ACTION ALERT: This land is your land… but it’ll cost you! Your comments are needed now to stop a 180% increase in the admission fee for National Parks to $70 per vehicle in 2018.
When was the last time you soaked in the majesty of a giant Sitka Spruce in Olympic National Park, or meandered through a wildflower meadow on the flanks of Mt. Rainier National Park? I’ve got some bad news for you – this incredible experience of enjoying our public lands is about to cost you about three times as much as it did before.
If you visited these natural treasures in 2017, you paid $25 for your vehicle to enter the national park. If you visit one of these national parks in 2018, you will pay $70 to get in. Yes, you read that right, $70 to enter your national park and hike your national park trails. While some can afford the new fee, for hundreds of thousands of families in the Pacific Northwest this unexpected fee hike puts our national treasures out of reach.
THE ISSUE: The Trump administration has proposed a massive 180% increase to the national park entrance fee at 17 national parks starting in 2018. The list of parks that will charge $70 per vehicle includes two in the Pacific Northwest: Mt. Rainier National Park and Olympic National Park.
Other parks on the list are Denali, Glacier, Yosemite, Sequoia / Kings Canyon, Canyonlands, Grand Teton, Zion, Bryce, Arches, Yellowstone, Joshua Tree, Rocky Mountain, Shenandoah, Acadia and Grand Canyon. The reason given for this unprecedented fee increase is to fund deferred maintenance projects in our parks which would cost $11.3 billion. The news of this increase just dropped yesterday, October 24, 2017. Citizens have just 30 days (until November 23, 2017) to submit a comment on this proposal.
Theresa Pierno, President of National Parks Conservation Association, has this to say about the proposed fee increase:
“We should not increase fees to such a degree as to make these places – protected for all Americans to experience – unaffordable for some families to visit. The solution to our parks’ repair needs cannot and should not be largely shouldered by its visitors.
“The administration just proposed a major cut to the National Park Service budget even as parks struggle with billions of dollars in needed repairs. If the administration wants to support national parks, itneeds to walk the walk and work with Congress to address the maintenance backlog.”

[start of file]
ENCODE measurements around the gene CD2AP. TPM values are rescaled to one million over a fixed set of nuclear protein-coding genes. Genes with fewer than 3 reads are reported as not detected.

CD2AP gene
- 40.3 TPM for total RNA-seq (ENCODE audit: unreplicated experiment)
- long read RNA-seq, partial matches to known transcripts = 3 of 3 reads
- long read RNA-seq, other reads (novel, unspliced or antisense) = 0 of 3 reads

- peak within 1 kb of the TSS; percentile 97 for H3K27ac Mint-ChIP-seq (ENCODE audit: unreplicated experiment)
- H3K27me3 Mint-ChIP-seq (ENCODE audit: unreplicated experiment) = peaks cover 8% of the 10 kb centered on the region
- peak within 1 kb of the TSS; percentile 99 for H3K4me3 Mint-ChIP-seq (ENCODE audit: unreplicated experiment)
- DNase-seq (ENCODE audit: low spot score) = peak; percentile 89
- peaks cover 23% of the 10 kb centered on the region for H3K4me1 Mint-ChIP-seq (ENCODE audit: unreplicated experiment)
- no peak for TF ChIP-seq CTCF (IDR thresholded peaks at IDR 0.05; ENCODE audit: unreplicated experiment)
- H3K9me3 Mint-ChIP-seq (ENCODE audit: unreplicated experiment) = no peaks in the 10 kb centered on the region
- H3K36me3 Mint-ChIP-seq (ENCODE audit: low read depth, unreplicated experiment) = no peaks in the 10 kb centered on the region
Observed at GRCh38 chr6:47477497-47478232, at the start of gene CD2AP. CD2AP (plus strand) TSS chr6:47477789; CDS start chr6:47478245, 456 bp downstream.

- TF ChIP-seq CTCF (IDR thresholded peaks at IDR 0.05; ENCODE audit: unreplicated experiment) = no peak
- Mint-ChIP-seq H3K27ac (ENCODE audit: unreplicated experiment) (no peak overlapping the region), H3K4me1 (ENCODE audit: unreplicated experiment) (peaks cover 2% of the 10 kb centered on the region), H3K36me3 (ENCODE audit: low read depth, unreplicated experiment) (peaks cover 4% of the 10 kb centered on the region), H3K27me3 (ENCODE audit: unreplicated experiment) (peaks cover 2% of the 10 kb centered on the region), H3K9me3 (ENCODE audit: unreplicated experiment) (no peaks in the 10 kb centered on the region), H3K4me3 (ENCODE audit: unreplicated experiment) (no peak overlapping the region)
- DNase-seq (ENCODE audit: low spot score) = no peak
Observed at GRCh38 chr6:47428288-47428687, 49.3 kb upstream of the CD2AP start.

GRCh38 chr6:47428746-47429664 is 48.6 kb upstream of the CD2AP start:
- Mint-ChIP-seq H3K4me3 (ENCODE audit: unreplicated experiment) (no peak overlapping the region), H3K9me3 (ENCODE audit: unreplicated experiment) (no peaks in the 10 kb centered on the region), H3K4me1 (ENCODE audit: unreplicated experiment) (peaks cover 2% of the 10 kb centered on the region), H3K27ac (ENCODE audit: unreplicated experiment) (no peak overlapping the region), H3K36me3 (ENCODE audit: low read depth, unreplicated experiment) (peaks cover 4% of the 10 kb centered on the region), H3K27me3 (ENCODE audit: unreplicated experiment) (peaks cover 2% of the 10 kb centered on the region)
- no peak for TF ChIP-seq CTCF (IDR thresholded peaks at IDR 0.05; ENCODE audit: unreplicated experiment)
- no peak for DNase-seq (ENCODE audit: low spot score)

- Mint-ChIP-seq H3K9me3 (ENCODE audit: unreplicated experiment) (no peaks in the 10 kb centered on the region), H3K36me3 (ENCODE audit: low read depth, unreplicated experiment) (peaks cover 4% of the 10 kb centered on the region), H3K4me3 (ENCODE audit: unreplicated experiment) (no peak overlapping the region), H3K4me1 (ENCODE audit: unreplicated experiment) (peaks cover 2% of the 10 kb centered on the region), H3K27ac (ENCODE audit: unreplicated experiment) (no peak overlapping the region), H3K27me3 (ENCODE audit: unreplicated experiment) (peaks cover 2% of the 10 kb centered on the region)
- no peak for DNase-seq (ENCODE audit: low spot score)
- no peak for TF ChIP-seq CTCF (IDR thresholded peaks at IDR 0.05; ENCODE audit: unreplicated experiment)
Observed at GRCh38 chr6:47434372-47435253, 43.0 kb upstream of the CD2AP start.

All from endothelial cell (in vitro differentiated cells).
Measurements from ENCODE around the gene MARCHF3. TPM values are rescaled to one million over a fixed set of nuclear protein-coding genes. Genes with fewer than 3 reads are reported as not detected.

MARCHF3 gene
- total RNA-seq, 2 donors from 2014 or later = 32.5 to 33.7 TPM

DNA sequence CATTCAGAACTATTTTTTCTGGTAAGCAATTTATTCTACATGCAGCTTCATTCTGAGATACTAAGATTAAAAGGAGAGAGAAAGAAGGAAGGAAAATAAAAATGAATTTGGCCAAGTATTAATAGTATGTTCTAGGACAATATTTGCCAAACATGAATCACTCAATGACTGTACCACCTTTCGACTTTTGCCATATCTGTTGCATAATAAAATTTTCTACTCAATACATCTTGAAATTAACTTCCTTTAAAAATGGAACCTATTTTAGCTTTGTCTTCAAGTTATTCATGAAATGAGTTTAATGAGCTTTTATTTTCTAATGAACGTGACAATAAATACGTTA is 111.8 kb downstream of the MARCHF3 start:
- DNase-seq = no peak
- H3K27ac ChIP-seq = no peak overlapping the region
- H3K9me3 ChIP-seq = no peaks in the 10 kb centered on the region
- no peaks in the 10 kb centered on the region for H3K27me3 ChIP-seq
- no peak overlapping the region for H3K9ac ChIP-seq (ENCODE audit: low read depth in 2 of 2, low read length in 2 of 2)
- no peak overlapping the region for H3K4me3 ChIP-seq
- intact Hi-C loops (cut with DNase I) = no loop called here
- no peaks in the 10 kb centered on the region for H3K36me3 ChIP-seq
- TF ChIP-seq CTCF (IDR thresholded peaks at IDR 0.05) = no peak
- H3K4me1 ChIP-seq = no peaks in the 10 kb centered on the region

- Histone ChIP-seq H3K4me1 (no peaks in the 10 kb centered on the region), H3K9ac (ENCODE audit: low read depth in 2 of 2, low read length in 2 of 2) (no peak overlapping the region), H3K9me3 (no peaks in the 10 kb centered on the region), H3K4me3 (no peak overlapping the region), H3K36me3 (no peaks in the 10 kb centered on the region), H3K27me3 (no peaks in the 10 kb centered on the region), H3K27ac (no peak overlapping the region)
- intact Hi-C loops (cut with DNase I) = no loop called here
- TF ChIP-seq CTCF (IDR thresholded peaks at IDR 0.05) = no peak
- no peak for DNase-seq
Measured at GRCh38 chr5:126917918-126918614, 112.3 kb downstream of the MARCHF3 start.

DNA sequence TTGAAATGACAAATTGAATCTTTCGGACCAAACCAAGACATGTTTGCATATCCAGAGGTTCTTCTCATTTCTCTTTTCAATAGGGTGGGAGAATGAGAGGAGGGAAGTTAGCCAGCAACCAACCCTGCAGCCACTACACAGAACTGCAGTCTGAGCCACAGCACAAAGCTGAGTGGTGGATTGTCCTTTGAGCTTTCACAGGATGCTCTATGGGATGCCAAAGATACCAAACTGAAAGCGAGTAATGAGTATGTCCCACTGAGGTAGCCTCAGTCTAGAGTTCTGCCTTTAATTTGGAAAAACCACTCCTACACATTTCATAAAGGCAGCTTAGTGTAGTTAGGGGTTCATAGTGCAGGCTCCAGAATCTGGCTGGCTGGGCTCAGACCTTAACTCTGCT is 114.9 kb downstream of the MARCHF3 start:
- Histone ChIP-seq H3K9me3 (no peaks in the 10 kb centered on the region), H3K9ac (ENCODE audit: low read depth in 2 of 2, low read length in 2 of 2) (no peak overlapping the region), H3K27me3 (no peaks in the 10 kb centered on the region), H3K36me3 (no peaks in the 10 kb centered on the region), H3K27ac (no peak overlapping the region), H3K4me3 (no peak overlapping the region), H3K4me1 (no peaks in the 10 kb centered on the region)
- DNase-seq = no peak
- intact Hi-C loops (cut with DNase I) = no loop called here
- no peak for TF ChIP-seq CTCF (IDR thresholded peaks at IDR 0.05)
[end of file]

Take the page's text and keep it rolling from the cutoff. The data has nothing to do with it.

WHAT YOU CAN DO:
- Submit a comment opposing this fee increase before November 23 at this link: https://parkplanning.nps.gov/document.cfm?documentID=83652
- Share this action alert with your friends and family and urge them to comment as well.
TALKING POINTS FOR YOUR COMMENTS OPPOSING THE FEE INCREASE:
Note: Northwest TripFinder is committed to sustainable, affordable local travel and recreation that benefits the travelers and communities they visit, and we strongly oppose this fee increase for many reasons. These talking points support our position. We hope you find them helpful in crafting your own comments.
- The fee increase is elitist and unfair. It prices millions of Americans out of nature. Our nation’s National Parks belong to everyone, regardless of income, society status, age or ability. Millions of low and middle-income American families will be priced out of our parks if there is a $70 entrance fee. Our parks are not a gated community, luxury golf course or private amusement park. They belong to us!
- This fee increase will hurt the economies of rural gateway communities to our national parks who depend on tourism. Recreation on public lands is one of the biggest sectors of Western states’ economies. When families visit our national parks, they stop and drop money in surrounding gateway communities for gas, gear, lunch, and lodging. The 180% fee increase will not only result in fewer visitors to these small towns, but those who do visit will have less money left over in their wallets to spend. It’s important to note that many of these rural gateway communities are in red counties, they’re in Trump Country, and they might not be pleased to see their economies hurt by this short-sighted fee hike.
- Annual fee increases should be incremental, no more than 30% per year. Past entrance fee increases to our national parks have been incremental ($5 per year, a 20-30% increase) and vetted through extensive public processes and visitation modeling. This method has lessened sticker shock for visitors, and helped ensure visitation numbers will not be unexpectedly lower than prior years. If the administration wishes to continue to increase entrance fees, it should follow this model. Increasing the entrance fee by 180% in one year is far too risky when the parks and surrounding gateway towns depend on park tourism dollars for their livelihoods.
- Find smarter ways to address the maintenance backlog in our national parks. Tell the Trump administration to get to work with Congress on providing sensible, long-term funding for the National Park Service. It’s not fair or smart to put the burden on park visitors.
For more talking points, visit the following great resources:
National Parks Conservation Association – The 17 Parks Where Entrance Fees Could Skyrocket — and What You Can Do
National Geographic – More Expensive National Parks may Threaten Access to Nature
Sierra Club – Our National Parks Might Become a Gated Community